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Ex-Judge Points a Finger at the State Attorney's Office in His Corruption Trial

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If ever the Miami State Attorney's Office has prosecuted a lose-lose case, the ongoing trial of former judge Phil Davis is it. Getting a conviction might just make the prosecutor's office look negligent in its past dealings with the alleged fraud organizer.

If Davis' sname sounds familiar, it's because he was one of four judges caught up in a juicy FBI sting in the mid-'90s called "Operation Court Broom." The feds snared the judges accepting bribes in brown paper bags and under car seats from informants, and took them all to court.

Davis, memorably, wriggled out of more serious trouble than his three colleagues by admitting his raging cocaine and alcohol abuse. The stentorian-toned Harvard graduate told a shocked jury he always carried a dose of the white stuff in his pocket and often snorted up in his chambers.

The jury acquitted Davis, even though the FBI had recorded him arranging a $20,000 bribe to fix a case. Davis was disbarred for a decade for his sins.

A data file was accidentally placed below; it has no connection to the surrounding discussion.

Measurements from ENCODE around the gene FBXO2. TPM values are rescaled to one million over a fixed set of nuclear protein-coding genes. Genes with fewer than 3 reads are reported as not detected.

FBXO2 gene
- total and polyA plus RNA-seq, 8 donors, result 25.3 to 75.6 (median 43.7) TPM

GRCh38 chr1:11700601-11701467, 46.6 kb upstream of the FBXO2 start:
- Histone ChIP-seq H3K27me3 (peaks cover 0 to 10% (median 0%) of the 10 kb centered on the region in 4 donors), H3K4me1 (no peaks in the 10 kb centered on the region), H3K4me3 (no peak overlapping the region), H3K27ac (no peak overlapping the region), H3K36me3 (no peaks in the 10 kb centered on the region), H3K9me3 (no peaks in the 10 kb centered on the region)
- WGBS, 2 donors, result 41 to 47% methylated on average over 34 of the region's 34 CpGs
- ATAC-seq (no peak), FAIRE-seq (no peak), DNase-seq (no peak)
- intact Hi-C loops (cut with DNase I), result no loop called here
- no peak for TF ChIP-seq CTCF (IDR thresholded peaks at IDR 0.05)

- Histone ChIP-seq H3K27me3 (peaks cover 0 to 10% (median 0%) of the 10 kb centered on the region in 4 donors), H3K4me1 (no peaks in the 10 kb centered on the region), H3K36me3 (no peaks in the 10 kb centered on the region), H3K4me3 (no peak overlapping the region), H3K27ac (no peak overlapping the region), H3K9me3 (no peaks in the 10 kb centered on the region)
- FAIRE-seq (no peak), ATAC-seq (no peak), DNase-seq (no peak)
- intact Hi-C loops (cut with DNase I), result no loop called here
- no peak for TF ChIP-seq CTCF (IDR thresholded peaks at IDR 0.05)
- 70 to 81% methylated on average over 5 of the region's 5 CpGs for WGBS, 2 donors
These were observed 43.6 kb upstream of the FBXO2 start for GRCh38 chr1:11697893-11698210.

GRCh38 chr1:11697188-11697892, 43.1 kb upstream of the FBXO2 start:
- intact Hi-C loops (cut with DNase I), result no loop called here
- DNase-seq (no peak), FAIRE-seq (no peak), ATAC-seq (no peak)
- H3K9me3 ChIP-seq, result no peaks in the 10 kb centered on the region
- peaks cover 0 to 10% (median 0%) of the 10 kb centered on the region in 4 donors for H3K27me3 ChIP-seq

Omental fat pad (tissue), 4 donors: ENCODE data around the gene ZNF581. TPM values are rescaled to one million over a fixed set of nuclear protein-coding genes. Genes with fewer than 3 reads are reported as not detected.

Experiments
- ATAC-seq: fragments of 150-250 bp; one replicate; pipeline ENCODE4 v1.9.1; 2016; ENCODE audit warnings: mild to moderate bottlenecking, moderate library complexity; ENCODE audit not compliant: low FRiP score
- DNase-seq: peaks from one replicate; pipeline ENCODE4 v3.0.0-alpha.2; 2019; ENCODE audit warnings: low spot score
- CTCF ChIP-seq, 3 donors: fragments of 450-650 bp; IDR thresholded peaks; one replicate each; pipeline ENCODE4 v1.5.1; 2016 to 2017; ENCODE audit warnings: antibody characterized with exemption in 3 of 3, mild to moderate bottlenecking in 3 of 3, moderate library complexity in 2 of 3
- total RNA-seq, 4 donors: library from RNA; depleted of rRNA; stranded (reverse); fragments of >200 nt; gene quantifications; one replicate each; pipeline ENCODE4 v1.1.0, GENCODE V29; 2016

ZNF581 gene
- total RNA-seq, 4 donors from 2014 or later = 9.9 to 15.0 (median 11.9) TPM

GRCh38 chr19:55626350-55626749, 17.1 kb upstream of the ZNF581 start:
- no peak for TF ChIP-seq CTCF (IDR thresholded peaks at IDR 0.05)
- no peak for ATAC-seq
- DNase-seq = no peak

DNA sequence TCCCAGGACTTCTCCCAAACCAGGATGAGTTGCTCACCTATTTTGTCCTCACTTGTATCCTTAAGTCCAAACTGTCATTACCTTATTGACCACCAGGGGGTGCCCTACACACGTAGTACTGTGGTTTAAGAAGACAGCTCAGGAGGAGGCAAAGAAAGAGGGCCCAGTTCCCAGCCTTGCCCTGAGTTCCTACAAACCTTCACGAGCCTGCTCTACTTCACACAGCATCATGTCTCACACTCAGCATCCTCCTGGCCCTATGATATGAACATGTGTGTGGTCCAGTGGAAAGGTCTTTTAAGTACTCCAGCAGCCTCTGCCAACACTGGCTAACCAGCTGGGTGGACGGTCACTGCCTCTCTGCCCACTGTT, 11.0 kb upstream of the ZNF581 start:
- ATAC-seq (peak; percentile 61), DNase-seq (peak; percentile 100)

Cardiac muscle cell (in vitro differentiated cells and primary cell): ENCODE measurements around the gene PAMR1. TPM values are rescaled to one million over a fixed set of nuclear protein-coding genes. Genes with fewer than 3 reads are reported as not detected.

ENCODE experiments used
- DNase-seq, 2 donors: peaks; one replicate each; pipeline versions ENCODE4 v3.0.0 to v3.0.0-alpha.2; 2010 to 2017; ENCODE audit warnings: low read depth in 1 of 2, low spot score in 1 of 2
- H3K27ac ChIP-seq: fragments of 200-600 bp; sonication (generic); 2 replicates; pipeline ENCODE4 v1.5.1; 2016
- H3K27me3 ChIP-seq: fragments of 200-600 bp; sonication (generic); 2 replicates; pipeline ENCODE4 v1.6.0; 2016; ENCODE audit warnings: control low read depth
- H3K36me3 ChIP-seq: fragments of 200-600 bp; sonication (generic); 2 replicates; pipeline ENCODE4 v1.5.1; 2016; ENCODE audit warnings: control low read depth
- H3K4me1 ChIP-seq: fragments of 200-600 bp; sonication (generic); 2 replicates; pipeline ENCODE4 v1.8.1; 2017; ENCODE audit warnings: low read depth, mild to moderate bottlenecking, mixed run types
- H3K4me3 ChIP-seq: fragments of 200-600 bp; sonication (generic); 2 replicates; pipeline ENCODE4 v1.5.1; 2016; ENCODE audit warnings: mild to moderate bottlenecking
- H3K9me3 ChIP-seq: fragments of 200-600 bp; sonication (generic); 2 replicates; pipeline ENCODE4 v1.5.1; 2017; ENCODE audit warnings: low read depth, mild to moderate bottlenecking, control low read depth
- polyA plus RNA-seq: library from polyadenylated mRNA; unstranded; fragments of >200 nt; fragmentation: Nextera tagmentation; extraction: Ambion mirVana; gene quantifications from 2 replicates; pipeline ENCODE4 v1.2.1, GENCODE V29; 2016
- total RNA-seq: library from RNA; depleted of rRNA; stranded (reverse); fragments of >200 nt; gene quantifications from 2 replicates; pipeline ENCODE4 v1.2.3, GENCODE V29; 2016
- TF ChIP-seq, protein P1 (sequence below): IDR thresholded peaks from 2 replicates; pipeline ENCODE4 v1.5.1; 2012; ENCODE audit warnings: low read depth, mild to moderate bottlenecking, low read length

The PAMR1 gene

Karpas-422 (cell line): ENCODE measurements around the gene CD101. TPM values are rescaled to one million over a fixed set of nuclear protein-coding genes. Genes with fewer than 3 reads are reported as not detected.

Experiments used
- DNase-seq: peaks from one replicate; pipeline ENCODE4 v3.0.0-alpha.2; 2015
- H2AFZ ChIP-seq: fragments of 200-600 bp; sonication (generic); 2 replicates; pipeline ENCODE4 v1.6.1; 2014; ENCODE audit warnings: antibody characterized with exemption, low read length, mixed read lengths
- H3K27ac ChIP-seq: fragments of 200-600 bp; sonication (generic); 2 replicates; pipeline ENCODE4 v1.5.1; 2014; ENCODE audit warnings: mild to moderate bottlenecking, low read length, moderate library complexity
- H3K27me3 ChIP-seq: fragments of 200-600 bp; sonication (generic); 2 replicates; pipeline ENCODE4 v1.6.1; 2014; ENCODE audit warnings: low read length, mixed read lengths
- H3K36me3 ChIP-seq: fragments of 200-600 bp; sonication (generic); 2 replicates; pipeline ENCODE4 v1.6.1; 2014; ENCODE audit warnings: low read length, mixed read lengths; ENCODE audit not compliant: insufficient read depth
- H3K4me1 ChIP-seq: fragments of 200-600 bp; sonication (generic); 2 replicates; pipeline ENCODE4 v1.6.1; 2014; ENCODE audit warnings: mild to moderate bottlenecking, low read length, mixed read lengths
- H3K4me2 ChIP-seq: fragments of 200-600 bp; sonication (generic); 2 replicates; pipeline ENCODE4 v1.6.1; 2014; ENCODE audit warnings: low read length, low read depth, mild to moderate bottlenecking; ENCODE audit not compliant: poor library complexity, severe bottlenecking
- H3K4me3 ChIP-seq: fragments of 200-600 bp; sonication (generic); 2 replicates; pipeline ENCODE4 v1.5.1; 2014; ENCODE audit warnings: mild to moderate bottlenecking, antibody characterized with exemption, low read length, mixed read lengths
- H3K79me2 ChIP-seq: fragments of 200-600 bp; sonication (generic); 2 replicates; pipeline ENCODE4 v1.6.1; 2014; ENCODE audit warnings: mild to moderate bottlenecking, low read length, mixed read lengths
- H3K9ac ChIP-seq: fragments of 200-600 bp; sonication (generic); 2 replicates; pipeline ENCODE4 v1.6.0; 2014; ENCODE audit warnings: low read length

Now he's back in Miami court, again defending himself against charges of corruption. On the stand last Friday and yesterday, Davis used a PowerPoint presentation to calmly explain why charges that he stole more than $80,000 from a nonprofit he founded in 1997 were untrue.

The case itself is complex -- hinging on whether Davis funneled grant money through a sham corporation or whether he simply had an unusual accounting method. But the most striking moment in his testimony this week came when he pointed a finger back at the prosecutors trying to take him down.

In 2003, according to Davis, he met with State Attorney Katherine Fernandez Rundle and a number of her assistant state attorneys to pitch his nonprofit -- the Miami Dade Resident College -- as an outlet for the state's diversion program, which offers lesser sentences to criminals who attend life skills and anger management classes.

Davis says he presented Rundle and her staff with virtually all of his nonprofit's financials and inner details. Rundle not only detected no fraud, Davis says, but also recommended his college for the diversion program.

"I explained exactly how our system worked to... Rundle," Davis said on the stand.

Rundle and the ASAs present at the '03 meeting with Davis recused themselves from his prosecution. But the former judge's testimony leaves open some pressing questions: What took place at that meeting? If Davis's group is indeed guilty of massive fraud, why were none of the prosecutors tipped off?

Riptide sent these questions to Ed Griffith, the Miami SAO spokesman whom Davis says was also present at the meeting. Griffith hasn't yet responded.

Davis's trial, meanwhile, is ongoing at the Gerstein building downtown.

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